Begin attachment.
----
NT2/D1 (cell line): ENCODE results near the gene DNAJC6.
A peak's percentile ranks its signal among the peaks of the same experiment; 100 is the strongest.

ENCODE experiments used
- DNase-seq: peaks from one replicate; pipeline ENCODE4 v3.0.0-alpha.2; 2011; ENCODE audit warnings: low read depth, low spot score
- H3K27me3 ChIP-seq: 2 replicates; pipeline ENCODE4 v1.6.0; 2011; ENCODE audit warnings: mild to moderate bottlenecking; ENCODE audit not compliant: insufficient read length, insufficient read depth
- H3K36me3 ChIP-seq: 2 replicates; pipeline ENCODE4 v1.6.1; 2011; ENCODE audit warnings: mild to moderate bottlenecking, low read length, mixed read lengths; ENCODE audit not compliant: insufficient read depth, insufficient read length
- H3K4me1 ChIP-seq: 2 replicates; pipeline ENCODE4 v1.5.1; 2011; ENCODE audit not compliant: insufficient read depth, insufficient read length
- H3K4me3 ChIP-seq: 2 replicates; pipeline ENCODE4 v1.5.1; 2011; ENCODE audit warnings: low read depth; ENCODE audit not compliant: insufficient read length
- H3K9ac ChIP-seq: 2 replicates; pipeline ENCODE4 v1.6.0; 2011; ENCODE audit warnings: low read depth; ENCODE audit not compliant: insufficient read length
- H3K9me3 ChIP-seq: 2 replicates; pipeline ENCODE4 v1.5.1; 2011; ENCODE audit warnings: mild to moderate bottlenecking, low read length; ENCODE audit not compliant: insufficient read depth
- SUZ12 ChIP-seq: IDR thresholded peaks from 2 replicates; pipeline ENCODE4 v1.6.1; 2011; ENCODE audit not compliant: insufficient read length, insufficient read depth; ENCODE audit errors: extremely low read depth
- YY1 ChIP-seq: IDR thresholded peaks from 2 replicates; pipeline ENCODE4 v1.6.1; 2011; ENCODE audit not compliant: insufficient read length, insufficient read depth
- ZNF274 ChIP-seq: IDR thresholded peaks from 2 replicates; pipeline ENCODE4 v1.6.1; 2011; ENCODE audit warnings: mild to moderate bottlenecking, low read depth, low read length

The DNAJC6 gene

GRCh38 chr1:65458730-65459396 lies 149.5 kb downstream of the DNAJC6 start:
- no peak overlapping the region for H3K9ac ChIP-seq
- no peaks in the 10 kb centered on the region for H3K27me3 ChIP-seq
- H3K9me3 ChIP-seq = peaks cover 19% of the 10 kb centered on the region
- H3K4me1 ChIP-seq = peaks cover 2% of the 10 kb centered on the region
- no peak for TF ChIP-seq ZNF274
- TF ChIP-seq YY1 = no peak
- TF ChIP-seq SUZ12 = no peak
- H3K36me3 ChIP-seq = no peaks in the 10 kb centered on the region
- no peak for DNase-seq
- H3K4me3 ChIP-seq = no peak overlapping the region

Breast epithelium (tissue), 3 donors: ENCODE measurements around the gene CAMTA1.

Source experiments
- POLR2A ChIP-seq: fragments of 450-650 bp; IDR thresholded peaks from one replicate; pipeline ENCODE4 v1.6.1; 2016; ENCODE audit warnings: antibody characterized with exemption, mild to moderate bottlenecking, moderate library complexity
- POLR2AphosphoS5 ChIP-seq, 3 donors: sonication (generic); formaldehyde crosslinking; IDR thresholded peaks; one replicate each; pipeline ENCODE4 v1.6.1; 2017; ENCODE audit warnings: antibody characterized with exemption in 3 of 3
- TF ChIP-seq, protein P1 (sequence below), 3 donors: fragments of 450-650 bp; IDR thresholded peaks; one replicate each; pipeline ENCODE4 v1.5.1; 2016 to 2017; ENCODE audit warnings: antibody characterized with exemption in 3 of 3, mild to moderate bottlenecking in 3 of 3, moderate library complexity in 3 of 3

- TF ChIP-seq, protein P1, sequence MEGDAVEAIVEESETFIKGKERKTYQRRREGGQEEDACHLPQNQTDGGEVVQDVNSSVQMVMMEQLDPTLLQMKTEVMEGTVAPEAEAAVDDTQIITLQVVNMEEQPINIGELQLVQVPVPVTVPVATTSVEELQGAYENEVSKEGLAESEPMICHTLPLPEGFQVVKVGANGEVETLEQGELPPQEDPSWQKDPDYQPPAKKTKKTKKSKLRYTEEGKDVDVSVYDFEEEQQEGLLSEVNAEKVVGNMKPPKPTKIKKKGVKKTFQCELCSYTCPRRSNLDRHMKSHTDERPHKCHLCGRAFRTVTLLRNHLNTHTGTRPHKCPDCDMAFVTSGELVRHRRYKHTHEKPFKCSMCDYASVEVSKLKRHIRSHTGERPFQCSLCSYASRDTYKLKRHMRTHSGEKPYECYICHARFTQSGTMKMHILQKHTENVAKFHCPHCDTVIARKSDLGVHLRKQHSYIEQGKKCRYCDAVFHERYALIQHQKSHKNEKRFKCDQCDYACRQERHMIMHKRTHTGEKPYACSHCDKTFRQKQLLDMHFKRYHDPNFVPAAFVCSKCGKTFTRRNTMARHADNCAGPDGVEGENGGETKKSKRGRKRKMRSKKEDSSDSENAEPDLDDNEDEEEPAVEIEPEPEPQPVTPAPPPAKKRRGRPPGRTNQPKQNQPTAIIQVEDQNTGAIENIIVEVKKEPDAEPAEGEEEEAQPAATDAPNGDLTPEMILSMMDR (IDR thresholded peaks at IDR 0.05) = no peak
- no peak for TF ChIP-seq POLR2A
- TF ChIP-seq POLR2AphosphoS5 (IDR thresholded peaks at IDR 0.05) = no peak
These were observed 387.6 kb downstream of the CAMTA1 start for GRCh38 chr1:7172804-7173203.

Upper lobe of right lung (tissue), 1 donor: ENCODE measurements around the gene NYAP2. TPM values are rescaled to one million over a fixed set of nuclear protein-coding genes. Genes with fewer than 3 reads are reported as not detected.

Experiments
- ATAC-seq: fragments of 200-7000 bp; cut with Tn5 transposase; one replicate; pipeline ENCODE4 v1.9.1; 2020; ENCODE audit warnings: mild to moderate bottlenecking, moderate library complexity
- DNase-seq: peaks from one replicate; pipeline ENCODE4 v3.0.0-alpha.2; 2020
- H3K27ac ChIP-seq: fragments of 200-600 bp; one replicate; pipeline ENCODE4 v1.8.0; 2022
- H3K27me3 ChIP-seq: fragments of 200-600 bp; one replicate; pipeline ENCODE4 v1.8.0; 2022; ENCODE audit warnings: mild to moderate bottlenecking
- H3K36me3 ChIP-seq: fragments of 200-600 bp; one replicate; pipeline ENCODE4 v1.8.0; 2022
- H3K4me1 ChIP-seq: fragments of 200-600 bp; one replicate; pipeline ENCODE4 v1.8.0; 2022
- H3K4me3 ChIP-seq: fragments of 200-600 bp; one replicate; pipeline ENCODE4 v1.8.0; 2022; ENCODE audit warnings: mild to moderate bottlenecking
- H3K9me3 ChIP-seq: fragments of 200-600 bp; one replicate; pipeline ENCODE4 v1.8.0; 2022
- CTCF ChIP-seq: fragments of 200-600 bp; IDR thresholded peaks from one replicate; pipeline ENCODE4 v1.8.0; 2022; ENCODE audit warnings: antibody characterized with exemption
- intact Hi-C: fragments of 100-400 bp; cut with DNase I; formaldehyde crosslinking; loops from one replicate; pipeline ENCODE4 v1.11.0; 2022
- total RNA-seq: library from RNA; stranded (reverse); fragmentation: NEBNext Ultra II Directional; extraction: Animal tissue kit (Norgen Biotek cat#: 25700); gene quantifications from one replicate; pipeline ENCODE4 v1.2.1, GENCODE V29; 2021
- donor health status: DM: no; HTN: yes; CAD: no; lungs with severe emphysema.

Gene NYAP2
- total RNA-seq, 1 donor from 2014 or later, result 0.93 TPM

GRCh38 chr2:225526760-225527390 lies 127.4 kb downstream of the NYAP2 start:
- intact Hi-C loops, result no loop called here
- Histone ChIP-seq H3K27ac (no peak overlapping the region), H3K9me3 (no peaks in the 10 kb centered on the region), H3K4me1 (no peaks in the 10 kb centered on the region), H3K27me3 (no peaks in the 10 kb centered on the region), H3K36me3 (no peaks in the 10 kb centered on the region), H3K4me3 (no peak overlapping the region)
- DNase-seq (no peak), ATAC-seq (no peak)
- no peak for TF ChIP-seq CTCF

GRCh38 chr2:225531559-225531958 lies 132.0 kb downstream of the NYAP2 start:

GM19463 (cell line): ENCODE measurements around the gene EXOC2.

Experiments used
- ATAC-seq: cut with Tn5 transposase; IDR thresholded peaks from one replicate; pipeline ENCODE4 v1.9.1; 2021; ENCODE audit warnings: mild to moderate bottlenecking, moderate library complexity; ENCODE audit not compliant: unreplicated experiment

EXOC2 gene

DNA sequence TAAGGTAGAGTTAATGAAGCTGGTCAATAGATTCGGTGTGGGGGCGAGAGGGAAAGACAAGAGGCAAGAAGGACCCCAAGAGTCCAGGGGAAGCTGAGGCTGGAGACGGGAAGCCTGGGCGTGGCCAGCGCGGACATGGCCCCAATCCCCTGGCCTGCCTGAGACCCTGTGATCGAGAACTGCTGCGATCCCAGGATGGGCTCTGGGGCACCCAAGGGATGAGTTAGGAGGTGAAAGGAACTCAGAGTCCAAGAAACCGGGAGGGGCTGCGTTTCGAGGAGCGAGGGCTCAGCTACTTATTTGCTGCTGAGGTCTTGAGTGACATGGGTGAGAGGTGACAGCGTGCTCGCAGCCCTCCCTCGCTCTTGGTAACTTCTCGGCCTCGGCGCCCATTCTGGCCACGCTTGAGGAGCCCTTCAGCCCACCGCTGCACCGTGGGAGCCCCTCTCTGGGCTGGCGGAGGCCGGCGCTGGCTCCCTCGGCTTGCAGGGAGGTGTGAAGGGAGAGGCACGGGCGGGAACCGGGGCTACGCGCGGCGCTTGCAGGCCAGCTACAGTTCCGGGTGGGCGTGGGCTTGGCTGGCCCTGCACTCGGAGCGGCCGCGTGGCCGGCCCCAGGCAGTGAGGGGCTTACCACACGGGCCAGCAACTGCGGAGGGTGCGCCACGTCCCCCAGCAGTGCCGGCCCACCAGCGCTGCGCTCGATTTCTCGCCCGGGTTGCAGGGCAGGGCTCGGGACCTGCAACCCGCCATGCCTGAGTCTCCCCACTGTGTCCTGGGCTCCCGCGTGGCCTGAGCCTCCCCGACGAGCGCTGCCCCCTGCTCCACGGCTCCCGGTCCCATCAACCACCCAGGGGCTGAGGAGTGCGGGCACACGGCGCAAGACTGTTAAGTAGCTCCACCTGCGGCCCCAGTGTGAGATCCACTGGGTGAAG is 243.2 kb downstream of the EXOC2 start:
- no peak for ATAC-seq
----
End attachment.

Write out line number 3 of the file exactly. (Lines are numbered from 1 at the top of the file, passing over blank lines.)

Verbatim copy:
ENCODE experiments used